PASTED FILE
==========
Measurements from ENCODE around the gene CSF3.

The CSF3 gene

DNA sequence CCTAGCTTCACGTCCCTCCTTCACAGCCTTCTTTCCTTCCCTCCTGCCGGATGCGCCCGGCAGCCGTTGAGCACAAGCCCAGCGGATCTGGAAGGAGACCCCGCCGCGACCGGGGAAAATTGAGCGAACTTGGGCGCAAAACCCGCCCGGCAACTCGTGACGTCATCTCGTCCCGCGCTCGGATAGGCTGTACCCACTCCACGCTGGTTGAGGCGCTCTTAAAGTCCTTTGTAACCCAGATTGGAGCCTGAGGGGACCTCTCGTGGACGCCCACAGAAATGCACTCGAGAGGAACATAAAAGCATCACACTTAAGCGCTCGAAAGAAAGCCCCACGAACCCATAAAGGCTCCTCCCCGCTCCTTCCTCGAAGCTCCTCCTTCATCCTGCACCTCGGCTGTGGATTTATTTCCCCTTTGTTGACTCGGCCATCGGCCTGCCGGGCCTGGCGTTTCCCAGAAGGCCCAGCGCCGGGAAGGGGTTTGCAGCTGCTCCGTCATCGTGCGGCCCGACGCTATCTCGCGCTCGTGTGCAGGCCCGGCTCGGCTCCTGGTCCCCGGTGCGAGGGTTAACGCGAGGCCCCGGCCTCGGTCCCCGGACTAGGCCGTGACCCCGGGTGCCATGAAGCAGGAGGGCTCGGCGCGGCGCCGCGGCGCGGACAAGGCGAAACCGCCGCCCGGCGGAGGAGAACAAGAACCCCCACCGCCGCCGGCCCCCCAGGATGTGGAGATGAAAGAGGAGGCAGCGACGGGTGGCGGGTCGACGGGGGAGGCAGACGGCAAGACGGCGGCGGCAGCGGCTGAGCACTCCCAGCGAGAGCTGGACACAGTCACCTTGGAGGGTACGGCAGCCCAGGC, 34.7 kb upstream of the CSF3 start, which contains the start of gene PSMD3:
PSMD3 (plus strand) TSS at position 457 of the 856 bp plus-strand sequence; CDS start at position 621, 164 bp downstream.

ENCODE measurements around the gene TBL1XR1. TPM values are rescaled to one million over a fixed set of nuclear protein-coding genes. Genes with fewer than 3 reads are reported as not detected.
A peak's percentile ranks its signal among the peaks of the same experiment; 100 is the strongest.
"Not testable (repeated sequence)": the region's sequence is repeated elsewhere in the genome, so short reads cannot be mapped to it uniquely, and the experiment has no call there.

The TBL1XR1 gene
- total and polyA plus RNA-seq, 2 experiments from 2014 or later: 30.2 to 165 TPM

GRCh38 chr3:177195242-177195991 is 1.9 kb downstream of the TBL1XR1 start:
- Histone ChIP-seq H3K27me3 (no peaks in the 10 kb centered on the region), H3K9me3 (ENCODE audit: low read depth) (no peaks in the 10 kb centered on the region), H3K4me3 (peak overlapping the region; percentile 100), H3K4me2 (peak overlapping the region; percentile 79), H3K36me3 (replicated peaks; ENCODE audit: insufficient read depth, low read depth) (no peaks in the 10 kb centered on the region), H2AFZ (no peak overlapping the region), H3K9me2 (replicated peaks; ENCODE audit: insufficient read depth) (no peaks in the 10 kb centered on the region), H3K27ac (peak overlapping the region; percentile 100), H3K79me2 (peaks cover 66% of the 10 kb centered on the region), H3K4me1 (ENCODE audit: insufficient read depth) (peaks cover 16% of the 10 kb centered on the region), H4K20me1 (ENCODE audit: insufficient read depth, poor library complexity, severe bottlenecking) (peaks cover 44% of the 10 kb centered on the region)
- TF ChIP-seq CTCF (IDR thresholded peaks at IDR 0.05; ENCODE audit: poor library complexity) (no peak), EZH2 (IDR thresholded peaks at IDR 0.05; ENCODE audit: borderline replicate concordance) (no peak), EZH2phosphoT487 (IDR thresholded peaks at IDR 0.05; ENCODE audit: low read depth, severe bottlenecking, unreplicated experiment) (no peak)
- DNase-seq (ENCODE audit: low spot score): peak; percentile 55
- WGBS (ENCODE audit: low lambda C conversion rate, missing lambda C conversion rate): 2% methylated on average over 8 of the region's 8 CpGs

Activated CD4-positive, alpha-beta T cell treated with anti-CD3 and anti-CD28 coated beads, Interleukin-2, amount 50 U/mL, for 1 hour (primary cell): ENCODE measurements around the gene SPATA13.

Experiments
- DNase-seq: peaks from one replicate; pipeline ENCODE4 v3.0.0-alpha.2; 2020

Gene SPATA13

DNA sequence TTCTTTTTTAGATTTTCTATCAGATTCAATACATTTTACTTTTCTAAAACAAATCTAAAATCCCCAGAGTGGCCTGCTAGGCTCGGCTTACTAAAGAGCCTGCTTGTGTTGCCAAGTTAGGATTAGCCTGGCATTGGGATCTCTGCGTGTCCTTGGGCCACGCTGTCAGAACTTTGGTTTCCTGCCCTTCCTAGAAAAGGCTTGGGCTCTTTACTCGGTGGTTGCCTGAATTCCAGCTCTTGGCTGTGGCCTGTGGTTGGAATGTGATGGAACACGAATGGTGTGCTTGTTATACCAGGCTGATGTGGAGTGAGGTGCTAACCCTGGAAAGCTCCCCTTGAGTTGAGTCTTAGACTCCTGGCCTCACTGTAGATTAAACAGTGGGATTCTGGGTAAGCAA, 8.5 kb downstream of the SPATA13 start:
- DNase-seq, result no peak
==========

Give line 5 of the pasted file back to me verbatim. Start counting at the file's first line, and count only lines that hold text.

ENCODE measurements around the gene TBL1XR1. TPM values are rescaled to one million over a fixed set of nuclear protein-coding genes. Genes with fewer than 3 reads are reported as not detected.